Heartbreaking account puts culture of training, body shaming in spotlight
Earlier this month, Mary Cain opened up about her experiences with Nike’s Oregon Project and disgraced coach Alberto Salazar. “I joined Nike because I wanted to be the best female athlete ever,” said Cain in a New York Times video op-ed. “Instead, I was emotionally and physically abused by a system designed by Alberto and endorsed by Nike.” In unflinching detail, Cain, 23, talked about how an “all-male Nike staff became convinced that in order for me to get better, I had to become thinner and thinner and thinner.”
The Cain story is heartbreaking, anger provoking, action demanding. It is not shocking. Not to me. Not to someone who competed in distance running in high school and college; who loved the sport but hated the body shaming that came with it.
The pressure to get thinner broke Cain. The former running phenom started cutting herself and thought about suicide. Three years after she joined the Oregon Project, she quit the team. “I wasn’t even trying to make the Olympics anymore,” said Cain. “I was just trying to survive.”
Reaction to Cain’s story was swift and viral. Runners, coaches, doctors, even presidential candidate Sen. Kamala Harris responded to it. For many, it was painfully relatable. For many more, it was a call to action. Now, #FixGirlsSports is gathering momentum. But how do you fix a system that left Cain feeling “scared,” “alone” and “trapped” with the Oregon Project? How do you change a sports culture that prizes thinness?
Educate. Educate. Educate. Cain said “some people saw me cutting myself” and did nothing. Some people also saw Salazar yell at Cain about her weight after a 2015 track meet and did nothing. Maybe the witnesses didn’t know what to do, didn’t know how to intervene, didn’t want to get involved because of Nike’s power or didn’t know that the cutting and the yelling were symptoms of an abusive relationship.
Everyone needs to understand that not all “athlete abuse” is sexual abuse. We need to learn what to do when we suspect physical or emotional abuse.
The U.S. Center for SafeSport investigates cases of physical and emotional abuse, in addition to sexual abuse. CEO Ju’Riese Colón said that while emotional abuse is rarely reported, it “typically escalates over time” and “occurs when a person is subjected or exposed to behavior that may result in psychological trauma, including anxiety, chronic depression, eating disorders, or post-traumatic stress disorder.” If the social media response to Cain’s story is any indication, many female athletes suffer under emotionally abusive coaches.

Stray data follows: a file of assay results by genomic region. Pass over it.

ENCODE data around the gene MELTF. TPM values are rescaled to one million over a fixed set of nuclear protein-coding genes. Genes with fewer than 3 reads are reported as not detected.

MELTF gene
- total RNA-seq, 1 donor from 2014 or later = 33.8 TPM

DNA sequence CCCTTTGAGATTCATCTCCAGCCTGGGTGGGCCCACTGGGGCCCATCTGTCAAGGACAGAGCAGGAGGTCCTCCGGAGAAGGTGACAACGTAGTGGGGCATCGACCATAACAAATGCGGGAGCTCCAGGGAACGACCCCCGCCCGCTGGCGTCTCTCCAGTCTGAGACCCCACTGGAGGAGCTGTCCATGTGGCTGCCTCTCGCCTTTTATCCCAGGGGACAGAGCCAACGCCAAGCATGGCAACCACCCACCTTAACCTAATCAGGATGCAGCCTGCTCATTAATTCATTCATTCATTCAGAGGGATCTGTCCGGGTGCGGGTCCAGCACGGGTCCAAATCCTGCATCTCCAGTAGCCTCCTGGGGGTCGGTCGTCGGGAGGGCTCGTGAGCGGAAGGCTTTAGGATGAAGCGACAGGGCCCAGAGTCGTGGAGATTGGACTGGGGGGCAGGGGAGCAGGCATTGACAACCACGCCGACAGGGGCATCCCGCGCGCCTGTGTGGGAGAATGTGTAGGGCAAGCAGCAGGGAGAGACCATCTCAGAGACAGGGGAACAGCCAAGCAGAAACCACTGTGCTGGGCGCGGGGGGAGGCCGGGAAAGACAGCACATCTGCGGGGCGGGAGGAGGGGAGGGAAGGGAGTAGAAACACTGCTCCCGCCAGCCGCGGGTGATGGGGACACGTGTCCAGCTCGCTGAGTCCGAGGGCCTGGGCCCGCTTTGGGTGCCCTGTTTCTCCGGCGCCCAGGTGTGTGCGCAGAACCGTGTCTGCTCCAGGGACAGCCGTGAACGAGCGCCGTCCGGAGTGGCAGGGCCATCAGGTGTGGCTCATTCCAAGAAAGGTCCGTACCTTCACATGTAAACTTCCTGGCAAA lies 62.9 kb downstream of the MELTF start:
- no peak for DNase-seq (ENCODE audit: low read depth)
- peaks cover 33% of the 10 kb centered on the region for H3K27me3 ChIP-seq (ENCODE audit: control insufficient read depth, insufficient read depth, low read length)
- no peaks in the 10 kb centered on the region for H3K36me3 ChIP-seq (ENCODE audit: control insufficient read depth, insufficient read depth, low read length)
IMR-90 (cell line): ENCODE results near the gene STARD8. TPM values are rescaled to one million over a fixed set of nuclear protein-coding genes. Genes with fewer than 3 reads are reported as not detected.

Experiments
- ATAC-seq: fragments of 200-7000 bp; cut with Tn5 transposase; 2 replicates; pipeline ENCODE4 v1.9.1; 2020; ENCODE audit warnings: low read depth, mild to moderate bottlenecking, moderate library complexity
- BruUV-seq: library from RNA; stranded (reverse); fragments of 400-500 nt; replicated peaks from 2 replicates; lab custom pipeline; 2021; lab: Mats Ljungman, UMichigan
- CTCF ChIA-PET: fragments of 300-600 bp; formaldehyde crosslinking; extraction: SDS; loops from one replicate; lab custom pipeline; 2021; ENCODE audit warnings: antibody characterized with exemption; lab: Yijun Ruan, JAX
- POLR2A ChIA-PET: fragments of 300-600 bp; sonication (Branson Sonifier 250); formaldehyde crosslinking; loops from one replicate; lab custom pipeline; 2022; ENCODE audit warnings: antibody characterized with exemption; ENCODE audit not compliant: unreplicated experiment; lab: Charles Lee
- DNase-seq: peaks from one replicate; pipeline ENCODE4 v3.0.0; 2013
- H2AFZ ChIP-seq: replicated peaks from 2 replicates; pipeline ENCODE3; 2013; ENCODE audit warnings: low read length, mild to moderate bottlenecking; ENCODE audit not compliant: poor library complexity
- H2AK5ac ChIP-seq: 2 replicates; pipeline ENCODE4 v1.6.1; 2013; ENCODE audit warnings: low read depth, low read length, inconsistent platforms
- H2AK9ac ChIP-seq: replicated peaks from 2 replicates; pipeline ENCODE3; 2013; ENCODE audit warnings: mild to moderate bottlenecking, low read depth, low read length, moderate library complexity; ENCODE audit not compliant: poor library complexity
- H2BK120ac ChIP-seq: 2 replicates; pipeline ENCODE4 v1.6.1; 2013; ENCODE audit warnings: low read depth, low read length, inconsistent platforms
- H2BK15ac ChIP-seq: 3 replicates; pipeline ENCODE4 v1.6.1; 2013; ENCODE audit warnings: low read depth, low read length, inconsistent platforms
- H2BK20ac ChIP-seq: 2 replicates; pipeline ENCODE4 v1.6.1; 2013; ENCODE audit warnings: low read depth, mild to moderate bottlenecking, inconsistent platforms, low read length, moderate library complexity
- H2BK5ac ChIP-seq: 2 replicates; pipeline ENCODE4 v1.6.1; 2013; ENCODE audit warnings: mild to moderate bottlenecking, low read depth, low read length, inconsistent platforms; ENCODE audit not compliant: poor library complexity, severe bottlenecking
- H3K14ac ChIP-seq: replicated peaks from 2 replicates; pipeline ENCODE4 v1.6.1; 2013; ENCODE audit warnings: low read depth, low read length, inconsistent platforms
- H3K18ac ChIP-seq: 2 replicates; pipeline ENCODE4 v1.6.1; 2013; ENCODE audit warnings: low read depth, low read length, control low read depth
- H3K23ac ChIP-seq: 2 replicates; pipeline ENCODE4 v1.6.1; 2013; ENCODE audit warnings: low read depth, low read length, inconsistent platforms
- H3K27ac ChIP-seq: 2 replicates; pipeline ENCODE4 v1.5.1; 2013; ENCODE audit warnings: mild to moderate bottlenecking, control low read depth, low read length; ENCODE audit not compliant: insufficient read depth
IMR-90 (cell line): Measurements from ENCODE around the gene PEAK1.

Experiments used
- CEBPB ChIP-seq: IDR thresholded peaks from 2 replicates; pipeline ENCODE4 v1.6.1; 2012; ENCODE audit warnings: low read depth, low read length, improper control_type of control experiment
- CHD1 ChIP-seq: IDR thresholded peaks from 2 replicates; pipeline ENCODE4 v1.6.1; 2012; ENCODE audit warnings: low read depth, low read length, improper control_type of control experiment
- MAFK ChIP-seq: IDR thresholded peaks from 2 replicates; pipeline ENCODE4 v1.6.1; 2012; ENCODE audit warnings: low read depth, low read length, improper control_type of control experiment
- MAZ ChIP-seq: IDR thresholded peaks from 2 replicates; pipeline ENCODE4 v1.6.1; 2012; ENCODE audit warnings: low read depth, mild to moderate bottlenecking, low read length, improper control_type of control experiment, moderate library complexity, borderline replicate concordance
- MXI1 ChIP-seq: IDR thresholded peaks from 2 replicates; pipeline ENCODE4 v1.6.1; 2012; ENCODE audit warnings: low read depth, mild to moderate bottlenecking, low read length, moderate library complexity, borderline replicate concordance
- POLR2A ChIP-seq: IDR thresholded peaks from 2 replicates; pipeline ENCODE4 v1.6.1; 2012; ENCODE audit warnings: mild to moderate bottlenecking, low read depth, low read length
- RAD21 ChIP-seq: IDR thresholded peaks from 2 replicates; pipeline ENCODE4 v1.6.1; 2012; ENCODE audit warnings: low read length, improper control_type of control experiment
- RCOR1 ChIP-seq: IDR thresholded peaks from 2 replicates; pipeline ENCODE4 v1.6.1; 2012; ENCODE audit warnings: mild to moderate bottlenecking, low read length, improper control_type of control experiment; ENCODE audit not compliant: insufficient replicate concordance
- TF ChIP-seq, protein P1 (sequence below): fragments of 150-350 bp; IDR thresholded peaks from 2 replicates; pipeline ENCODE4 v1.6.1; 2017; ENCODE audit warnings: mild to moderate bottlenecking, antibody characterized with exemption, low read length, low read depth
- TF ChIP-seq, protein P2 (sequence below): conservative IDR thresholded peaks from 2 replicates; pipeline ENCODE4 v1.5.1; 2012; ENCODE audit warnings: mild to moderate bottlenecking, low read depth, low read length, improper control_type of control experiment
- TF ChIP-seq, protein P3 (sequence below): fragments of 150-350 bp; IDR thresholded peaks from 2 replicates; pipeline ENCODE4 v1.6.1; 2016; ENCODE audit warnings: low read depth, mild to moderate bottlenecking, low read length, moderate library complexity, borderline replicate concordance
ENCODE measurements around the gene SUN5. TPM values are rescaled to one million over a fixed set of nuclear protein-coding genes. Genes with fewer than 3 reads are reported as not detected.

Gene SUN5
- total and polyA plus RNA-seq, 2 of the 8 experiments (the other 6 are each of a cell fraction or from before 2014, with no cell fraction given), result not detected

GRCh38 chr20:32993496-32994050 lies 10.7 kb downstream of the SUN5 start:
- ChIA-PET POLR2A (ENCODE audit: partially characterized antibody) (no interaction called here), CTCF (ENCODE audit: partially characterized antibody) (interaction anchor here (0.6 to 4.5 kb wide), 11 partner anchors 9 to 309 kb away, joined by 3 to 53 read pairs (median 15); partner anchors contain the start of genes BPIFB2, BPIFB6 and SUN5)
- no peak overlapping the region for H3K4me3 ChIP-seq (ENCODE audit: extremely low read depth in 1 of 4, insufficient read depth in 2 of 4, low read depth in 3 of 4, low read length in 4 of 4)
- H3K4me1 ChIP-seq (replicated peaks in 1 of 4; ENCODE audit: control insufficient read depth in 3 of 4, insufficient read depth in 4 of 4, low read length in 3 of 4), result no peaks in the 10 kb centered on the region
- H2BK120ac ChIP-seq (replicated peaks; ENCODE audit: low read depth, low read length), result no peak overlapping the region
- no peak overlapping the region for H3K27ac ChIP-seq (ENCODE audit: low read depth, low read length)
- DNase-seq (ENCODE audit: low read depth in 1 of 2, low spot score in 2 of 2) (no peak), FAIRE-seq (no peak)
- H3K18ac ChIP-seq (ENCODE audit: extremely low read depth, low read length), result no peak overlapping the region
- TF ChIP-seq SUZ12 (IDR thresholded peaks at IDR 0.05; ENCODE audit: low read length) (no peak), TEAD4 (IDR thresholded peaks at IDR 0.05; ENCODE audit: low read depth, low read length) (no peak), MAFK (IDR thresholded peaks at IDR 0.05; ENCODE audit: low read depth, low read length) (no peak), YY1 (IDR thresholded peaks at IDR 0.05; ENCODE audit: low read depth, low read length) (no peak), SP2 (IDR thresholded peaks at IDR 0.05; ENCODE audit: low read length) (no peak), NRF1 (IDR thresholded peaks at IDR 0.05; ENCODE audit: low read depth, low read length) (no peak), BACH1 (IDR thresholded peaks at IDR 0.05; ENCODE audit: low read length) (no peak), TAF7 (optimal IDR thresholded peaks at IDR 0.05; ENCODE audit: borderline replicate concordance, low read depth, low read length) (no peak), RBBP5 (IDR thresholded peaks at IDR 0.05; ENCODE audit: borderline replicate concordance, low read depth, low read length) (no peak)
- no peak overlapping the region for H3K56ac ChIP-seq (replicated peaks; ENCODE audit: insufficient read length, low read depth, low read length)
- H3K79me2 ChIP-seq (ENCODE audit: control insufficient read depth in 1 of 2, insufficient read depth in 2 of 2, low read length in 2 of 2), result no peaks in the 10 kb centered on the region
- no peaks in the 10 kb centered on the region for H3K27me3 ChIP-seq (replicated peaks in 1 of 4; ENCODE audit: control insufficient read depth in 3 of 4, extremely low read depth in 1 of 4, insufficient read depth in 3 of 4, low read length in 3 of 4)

Universities require students, faculty and staff to go through training about abusive relationships and sexual harassment. Why not require high school and college athletic departments and elite teams to do something similar with all forms of athlete abuse? The more educated we are, the better we’ll handle it.
That education should include current research about what happens when female athletes become too thin. The more we understand the science, the better equipped we’ll be to chip away at a culture that wrongly equates thinness with success.
Bring in more women, especially coaches. This is a popular, evergreen solution to issues that affect female athletes. That’s because changing the ratio works. “Part of me wonders if I had worked with more female psychologists, nutritionists and even coaches, where I’d be today,” said Cain in the video. “I got caught in a system designed by and for men, which destroys the bodies of young girls.”
Many, though not all, male coaches don’t adjust for the naturally different needs of female athletes. Meanwhile, female coaches bring a naturally different perspective. That’s so obvious it makes any training system designed exclusively by men especially infuriating. Another benefit of more women: Some can relate on a deeply personal level because they’ve been there, too. You want women like that coaching, counseling and fixing the system.
In the wake of the Cain video, former Olympian Amy Yoder Begley tweeted about her experiences with the Oregon Project. She got kicked off the team after a 6th place finish at the 2011 U.S. Track and Field Championships. She was told she was “too fat” and “had the biggest butt on the starting line.” Now, she said those experiences make her a better coach of the Atlanta Track Club.
Hold Nike accountable. In October, after Salazar was banned for four years because of doping violations, Nike shuttered the Oregon Project. Following Cain’s video, Salazar issued a denial and Nike promised to “launch an immediate investigation to hear from former Oregon Project athletes.” It’ll be surprising if Nike holds itself accountable. The investigation is Crisis Management 101. That means Cain, the running community, former Oregon Project members and anyone else who cares about female athletes need to keep the pressure on. We can’t be intimidated by the swoosh or distracted by the promise of an investigation. That goes for governing bodies like USA Track & Field, too.
In order to take on the system as well as Nike, the #FixGirlsSports movement needs many leaders to inspire action, to empower female athletes and to model the way.
Consider how Shalane Flanagan reacted. In a tweet, the recently retired, four-time Olympian held herself accountable and apologized to Cain. “I made excuses to myself as to why I should mind my own business,” wrote Flanagan. “We let you down. I will never turn my head again.”
Now, Flanagan is a coach for the Nike Bowerman Track Club. Calls for change are coming from outside and inside. Count that as a victory for Cain and female athletes.
Shira Springer (email@example.com) covers stories at the intersection of sports and society for programs on NPR and WBUR, writes a column on women’s sports for the Boston Globe and teaches journalism at Boston University.